As you read this anecdote, keep in mind that it's being told by a guy who is a very hardline, hardass anti-communist. His idea of fun is to figure out new and better ways to kill Russians, and at the time this is happening he's in charge of an incredibly creative, brutal, and effective buildup of arms to kill those Russians in ever greater numbers. But even he thinks Perle and his pals are loons.
The book excerpt in this article reveals Mr. Perle as a resident of La La Land.
Dear friends on the right:
How do you live with yourselves?
For years you fumed and sputtered about a dissembling Democrat occupying the White House, a man so vile and unprincipled that from his wretched beginnings he evaded service to his country and experimented with illegal substances. Later, in the nation's highest office, he was willing to say anything and do anything to hold power. The pattern never varied. He was corrupt to the bone. From start to finish, Slick Willie's career disgusted you. You demanded change; good, old-time-values conservative change.
Now ponder what you have. Reflect for a moment, with as much soul-searching as you can muster, on how in heaven's name you can tolerate George W. Bush. From youthful indiscretions to presidential abuses, here's a man who has surpassed his predecessor in every way. Yet you offer Dubya nothing but thumbs up.
How is that? No kidding, most of us on this side are sincerely baffled.
I heard a poll result yesterday saying that Republican voters give the president a 90% approval rating. Can this be true? Or is this like when teenagers tell pollsters that no, they've never tried drugs? I just can't believe that so many Americans could actually support the destructive, failed policies of this dreadful president.
For the past four decades, Iraqi women have enjoyed some of the most modern legal protections in the Muslim world, under a civil code that prohibits marriage below the age of 18, arbitrary divorce and male favoritism in child custody and property inheritance disputes.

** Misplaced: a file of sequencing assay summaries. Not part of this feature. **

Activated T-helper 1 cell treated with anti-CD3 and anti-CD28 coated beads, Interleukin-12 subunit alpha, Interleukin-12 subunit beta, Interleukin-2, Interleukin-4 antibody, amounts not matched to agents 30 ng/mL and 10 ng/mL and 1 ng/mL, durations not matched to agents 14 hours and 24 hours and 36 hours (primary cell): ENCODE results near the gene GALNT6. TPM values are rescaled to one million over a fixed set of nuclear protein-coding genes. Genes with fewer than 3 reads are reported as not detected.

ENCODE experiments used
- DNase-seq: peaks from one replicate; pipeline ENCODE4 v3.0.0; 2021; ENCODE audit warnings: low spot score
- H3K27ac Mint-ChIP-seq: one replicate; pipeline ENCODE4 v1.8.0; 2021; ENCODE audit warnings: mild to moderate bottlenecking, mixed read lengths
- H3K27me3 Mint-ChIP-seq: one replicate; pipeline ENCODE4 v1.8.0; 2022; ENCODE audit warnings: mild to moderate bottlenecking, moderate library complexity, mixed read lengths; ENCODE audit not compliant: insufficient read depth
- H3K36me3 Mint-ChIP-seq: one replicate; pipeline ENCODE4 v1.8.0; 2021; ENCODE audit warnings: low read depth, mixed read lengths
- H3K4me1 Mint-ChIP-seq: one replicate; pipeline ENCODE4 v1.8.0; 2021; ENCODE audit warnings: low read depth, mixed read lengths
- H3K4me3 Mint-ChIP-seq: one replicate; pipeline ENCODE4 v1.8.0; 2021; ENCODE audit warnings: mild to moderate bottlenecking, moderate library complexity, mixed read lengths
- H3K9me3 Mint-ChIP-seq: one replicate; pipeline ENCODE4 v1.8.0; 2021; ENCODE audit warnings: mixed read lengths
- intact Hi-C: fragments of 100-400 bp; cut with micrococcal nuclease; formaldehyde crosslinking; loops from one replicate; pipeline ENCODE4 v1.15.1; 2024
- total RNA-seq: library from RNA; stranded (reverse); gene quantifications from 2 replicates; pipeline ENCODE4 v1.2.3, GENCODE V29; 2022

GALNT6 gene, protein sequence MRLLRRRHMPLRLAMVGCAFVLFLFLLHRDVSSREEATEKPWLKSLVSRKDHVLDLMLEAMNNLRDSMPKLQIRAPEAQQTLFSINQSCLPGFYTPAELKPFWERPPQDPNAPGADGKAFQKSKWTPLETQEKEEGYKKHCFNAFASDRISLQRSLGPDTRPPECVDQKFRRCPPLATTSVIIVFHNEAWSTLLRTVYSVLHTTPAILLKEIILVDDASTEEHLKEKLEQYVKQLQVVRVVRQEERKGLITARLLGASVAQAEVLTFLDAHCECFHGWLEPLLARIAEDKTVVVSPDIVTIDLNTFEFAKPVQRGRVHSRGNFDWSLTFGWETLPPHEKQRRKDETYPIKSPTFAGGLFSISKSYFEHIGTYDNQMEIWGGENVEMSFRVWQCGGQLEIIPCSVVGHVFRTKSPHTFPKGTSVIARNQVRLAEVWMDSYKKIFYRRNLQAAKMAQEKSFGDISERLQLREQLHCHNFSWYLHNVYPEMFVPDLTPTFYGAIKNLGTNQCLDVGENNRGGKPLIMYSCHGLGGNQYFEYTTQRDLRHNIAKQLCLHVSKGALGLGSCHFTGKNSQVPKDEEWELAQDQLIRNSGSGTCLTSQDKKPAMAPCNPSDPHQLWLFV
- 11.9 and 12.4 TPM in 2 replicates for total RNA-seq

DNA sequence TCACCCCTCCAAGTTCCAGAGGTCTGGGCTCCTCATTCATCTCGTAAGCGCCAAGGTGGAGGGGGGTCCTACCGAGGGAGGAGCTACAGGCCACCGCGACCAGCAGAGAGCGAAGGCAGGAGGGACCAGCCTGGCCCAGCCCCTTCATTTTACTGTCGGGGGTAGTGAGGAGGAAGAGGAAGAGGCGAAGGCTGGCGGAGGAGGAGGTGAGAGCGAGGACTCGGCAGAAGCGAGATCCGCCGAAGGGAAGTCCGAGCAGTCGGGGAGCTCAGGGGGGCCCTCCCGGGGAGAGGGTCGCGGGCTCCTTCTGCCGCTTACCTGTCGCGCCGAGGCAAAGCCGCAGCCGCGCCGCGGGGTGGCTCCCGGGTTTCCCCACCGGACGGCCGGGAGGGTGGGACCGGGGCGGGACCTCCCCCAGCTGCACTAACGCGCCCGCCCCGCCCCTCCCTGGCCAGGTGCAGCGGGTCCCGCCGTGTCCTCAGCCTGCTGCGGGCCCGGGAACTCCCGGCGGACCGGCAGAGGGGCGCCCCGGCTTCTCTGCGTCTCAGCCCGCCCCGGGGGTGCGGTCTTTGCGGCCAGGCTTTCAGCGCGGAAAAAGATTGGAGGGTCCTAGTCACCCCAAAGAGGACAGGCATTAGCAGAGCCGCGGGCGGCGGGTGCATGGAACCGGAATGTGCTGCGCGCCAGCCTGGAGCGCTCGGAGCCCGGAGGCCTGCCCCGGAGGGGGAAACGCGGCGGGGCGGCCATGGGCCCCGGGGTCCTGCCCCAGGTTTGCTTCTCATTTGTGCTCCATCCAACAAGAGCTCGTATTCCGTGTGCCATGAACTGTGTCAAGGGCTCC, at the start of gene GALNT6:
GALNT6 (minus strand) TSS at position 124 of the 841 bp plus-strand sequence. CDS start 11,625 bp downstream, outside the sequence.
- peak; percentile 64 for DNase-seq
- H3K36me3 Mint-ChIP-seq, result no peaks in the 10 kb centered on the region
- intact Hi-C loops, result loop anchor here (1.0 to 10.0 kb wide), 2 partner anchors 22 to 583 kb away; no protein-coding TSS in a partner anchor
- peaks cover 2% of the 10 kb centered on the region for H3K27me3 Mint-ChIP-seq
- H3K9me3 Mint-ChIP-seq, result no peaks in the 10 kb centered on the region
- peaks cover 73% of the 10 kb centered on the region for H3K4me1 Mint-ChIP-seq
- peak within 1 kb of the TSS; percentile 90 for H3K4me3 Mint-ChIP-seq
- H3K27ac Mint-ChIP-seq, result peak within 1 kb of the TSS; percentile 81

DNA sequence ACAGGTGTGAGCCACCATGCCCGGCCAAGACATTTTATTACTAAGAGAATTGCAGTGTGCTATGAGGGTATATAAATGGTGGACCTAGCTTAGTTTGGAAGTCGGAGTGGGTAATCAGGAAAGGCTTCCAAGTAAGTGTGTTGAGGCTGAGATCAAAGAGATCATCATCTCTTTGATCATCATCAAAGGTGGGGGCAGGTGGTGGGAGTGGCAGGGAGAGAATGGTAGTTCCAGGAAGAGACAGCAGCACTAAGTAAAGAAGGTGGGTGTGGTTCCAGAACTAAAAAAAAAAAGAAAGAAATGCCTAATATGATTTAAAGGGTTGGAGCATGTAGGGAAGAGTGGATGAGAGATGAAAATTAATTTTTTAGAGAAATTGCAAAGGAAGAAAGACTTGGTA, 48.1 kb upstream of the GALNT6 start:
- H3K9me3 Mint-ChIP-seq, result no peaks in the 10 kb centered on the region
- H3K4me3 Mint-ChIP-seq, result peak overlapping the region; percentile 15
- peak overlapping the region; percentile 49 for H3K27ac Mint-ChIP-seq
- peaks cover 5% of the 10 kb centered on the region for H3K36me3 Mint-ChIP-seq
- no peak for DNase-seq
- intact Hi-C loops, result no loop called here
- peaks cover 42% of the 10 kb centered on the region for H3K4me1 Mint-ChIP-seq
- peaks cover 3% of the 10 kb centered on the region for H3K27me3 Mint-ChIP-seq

Saddam Hussein's dictatorship did not touch those rights. But the U.S.-backed Iraqi Governing Council has voted to wipe them out, ordering in late December that family laws shall be "canceled" and such issues placed under the jurisdiction of strict Islamic legal doctrine known as sharia.
This week, outraged Iraqi women -- from judges to cabinet ministers -- denounced the decision in street protests and at conferences, saying it would set back their legal status by centuries and could unleash emotional clashes among various Islamic strains that have differing rules for marriage, divorce and other family issues.
"It was the secret way this was done that is such a shock," said Nasreen Barawi, a woman who is Iraq's minister for social welfare and public service. "Iraq is a multiethnic society with many different religious schools. Such a sweeping decision should be made over time, with an opportunity for public dialogue." There is no immediate threat of the decision becoming law, Barawi said, "but after June 30, who knows what can happen?"
Once the religious conservatives take over, all bets are off.
George Bush has been accused of lying about things, but I don't think he was lying when he told a Washington Post reporter that Saddam wouldn't let UN inspectors into Iraq, even though they'd been there till nearly the last minute, any more than when, right out of the blue, he told a writer from The New Yorker that no other U.S. president was his equal when it came to human rights.
I think he believed every word. What we want to know is why he'd believe stuff like this.
To answer that we need to consider what his former treasury secretary, Paul O'Neill, just said about getting the impression that, while George W.'s porch light was on, nobody was home when O'Neill knocked. The adjective many commentators are using to describe this Bush quality is "disengaged.''